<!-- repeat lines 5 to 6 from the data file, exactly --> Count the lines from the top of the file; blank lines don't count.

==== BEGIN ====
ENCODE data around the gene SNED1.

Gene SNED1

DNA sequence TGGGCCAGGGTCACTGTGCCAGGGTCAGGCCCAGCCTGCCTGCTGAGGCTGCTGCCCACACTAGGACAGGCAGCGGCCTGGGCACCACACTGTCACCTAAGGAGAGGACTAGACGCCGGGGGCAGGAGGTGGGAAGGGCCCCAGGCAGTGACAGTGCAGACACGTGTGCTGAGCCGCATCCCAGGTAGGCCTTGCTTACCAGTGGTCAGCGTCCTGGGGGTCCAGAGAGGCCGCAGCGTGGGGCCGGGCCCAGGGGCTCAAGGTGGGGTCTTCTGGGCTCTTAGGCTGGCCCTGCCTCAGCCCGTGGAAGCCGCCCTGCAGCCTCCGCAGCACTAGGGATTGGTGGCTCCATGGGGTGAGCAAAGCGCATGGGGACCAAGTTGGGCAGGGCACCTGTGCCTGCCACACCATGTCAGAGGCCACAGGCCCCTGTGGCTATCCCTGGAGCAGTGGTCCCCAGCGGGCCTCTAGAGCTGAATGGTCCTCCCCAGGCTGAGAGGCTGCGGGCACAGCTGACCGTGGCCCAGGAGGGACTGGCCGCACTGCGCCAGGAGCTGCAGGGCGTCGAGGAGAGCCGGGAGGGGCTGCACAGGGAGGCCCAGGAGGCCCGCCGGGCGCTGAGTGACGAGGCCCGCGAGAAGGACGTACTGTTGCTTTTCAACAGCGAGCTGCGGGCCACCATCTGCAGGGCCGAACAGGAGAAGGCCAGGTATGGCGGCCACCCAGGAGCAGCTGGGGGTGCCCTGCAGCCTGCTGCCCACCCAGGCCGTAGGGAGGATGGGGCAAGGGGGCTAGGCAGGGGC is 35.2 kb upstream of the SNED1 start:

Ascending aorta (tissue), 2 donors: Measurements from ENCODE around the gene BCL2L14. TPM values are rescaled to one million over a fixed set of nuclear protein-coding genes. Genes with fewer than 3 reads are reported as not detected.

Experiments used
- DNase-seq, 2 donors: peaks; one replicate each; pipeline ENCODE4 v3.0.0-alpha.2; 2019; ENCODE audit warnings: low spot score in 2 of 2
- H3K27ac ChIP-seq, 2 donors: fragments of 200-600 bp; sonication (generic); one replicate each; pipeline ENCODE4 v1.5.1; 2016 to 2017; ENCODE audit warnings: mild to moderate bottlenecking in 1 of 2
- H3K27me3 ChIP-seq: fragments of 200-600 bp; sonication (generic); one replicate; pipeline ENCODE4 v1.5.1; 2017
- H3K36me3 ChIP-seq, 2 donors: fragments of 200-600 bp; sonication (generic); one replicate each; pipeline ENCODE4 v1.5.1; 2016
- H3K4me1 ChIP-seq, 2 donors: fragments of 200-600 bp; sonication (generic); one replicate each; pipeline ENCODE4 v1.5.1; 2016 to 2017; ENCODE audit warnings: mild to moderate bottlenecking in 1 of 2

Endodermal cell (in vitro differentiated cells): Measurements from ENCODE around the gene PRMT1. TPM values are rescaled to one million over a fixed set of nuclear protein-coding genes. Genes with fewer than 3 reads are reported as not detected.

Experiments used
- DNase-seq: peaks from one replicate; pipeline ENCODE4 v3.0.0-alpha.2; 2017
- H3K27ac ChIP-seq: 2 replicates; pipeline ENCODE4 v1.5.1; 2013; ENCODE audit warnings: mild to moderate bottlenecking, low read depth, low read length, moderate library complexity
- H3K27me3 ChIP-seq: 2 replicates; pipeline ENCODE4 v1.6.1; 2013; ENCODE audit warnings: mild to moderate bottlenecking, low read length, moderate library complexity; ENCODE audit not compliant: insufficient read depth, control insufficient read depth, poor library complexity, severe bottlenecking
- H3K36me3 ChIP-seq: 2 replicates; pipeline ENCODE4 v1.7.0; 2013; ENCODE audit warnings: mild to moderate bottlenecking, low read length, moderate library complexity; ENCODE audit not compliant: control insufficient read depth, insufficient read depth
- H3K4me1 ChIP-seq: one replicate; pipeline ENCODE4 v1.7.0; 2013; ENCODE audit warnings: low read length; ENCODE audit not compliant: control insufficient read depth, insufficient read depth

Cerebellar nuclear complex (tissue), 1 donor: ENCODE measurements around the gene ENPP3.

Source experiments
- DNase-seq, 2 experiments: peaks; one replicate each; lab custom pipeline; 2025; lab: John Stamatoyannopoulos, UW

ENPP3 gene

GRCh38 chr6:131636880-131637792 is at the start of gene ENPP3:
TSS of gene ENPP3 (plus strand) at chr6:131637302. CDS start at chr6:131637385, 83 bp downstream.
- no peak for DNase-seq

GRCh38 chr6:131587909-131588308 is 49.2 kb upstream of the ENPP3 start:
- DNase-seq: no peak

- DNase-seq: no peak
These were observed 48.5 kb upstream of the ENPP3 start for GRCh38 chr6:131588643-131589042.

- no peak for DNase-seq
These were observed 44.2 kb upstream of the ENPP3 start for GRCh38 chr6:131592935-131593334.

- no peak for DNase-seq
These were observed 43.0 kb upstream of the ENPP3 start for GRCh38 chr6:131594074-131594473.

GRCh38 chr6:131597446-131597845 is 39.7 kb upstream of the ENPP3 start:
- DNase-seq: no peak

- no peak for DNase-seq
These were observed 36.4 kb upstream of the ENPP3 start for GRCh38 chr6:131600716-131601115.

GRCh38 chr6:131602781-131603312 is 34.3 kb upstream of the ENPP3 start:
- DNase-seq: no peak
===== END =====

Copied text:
Experiments used
- DNase-seq, 2 donors: peaks; one replicate each; pipeline ENCODE4 v3.0.0-alpha.2; 2019; ENCODE audit warnings: low spot score in 2 of 2